© Copyright 2016 Audrey Kletscher Helbling

 

In Faribault: Prepping & waiting for the Traveling Vietnam Memorial Wall

Filed under: Uncategorized — Audrey Kletscher Helbling @ 1:28 PM
Tags: , , , , , ,

IN A FEW HOURS, the Traveling Vietnam Memorial Wall arrives in Faribault.

I am prepping. And so are others.

 

Vietnam Wall prep, #1 bikers

 

Around noon, a contingent of bikers, motorists and others swept past my Willow Street home en route to the Steele County Fairgrounds in Owatonna. There the group will gather for a 3 p.m. departure. The entourage will travel through Owatonna, Medford and into Faribault, ending at the wall construction site, the Rice County Fairgrounds.

 

Vietnam Wall prep, #13 red vehicle

 

Here at my home, three flags are staked in the boulevard, a sight that prompted the Faribault group to honk horns and wave as they passed by.

 

Vietnam Wall prep, #24 basket of American flags

 

A basket of American flags sits inside my front door, awaiting kids I expect here for the processional. I’ve dug out the sidewalk chalk to keep them busy while waiting. Ice cream treats are stashed in the freezer. Water bottles are cooling in the fridge.

 

Vietnam Wall prep, #25 patriotic t-shirt

 

I’ve swiped my husband’s American flag t-shirt from his dresser drawer.

Shortly before invited friends, and maybe others, arrive, I’ll spray for mosquitoes.

Today’s processional promises to be a memorable and moving experience, especially for those of us old enough to remember Vietnam. I expect the kids to learn something today about this chapter in America’s history.

Faribault, I hope you will show your honor and respect by lining the processional route and by showcasing your patriotism with American flags.

Copyright 2016 Audrey Kletscher Helbling

 

 

 

Vietnam wall replica arrives in Faribault today with opportunities to honor & heal

Filed under: Uncategorized — Audrey Kletscher Helbling @ 5:00 AM
Tags: , , , , , , , ,
Many Vietnam veterans attended the ceremony.

I photographed this Vietnam veteran during a ceremony at Faribault American Legion Post 43 in July 2013. Minnesota Prairie Roots file photo.

VIETNAM WAR. Those two words can create angst in those of us who remember that turbulent time in our nation’s history. Unrest and protests headlined media coverage. Veterans found themselves returning to a country ungrateful for their service. They were shunned, neglected, disrespected.

But today, with decades since the end of that war and with an aging population of Vietnam veterans, thinking has shifted and we as Americans recognize the need to honor these men and women who served and those who died doing so.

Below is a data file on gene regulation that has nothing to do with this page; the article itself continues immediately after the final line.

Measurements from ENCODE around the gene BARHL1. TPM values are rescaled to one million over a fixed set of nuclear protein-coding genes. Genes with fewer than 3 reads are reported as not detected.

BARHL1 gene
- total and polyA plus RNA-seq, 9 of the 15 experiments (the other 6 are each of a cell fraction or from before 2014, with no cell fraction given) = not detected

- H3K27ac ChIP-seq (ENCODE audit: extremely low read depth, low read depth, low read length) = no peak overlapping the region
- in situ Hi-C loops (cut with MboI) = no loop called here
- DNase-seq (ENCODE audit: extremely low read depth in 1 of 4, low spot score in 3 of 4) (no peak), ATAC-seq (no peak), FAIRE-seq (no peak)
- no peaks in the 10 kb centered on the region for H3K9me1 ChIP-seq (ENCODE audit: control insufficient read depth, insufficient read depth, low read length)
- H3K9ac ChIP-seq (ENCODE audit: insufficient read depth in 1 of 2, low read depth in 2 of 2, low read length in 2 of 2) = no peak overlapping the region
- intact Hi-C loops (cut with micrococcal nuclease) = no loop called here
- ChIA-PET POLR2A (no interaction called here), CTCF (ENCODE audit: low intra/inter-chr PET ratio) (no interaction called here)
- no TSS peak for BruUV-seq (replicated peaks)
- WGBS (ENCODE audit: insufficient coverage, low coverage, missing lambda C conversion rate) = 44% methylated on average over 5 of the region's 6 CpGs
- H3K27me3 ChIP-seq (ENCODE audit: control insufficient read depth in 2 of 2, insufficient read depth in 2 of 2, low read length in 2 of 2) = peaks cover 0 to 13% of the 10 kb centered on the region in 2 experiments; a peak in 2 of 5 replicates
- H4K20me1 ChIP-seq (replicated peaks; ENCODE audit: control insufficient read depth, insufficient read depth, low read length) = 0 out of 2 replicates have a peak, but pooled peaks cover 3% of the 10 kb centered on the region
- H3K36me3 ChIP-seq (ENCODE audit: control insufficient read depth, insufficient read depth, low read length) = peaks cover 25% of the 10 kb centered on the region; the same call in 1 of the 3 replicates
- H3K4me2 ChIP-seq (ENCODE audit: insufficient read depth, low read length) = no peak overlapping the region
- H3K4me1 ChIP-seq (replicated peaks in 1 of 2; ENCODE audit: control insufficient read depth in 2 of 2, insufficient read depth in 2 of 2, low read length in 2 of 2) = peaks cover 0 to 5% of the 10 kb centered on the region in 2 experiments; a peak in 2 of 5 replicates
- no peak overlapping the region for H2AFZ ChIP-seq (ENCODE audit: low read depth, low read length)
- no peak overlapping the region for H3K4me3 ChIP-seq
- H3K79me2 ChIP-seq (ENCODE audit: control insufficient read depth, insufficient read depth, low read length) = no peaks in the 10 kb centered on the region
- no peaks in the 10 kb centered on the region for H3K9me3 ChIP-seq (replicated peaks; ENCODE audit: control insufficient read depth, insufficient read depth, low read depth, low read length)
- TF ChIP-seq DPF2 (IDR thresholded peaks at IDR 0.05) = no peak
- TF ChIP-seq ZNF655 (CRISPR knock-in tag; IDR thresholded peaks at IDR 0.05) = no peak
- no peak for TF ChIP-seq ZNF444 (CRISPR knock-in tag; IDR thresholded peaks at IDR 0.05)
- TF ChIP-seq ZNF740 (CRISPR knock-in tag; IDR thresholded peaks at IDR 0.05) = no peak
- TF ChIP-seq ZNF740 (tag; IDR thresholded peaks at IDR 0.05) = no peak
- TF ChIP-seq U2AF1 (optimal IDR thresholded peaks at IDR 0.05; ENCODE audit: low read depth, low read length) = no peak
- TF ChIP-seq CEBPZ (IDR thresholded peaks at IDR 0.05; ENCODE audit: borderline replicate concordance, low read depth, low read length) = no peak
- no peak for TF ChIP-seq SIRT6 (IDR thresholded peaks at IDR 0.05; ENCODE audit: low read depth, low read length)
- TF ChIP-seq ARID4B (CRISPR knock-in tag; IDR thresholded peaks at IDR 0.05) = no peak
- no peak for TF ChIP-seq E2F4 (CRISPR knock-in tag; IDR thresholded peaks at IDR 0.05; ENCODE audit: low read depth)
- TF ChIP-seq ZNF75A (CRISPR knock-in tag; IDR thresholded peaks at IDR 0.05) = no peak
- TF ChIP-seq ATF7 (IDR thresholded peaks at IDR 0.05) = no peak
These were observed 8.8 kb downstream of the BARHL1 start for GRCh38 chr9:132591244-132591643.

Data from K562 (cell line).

The Harley dress code: black leather.

Bikers will be among those escorting the traveling wall from Owatonna, through Medford and into Faribault between 3 – 4 p.m. today. Minnesota Prairie Roots file photo.

This afternoon in my southeastern Minnesota community of Faribault, the Traveling Vietnam Memorial Wall arrives under escort for a several-day stay at the Rice County Fairgrounds. For those living along the route, like me, this presents a public opportunity to pay respect. I hope Faribault residents and others will show an enthusiastic and honorable patriotic welcome as the motorcade proceeds through town. Click here to see the specific processional route for the entourage, expected to arrive here around 3:30 p.m. today.

I hope, too, that many will visit this 80 percent replica wall of the original memorial in Washington, D.C. It will be open 24/7 from Thursday afternoon through early afternoon on Labor Day. I am certain seeing the thousands of names thereon will make a powerful personal impact.

A young boy peruses the pavers honoring veterans at the Rice County Veterans Memorial in Faribault.

Pavers at the Rice County Veterans Memorial in Faribault honor Vietnam and other veterans. Minnesota Prairie Roots file photo.

There is hope also among local organizers for healing as written in their mission statement:

To offer veterans and visitors an opportunity to experience both an educational and healing experience, and offer an important historical contribution to the understanding of our nation’s history.

Healing is possible, even decades after the Vietnam War ended.

© Copyright 2016 Audrey Kletscher Helbling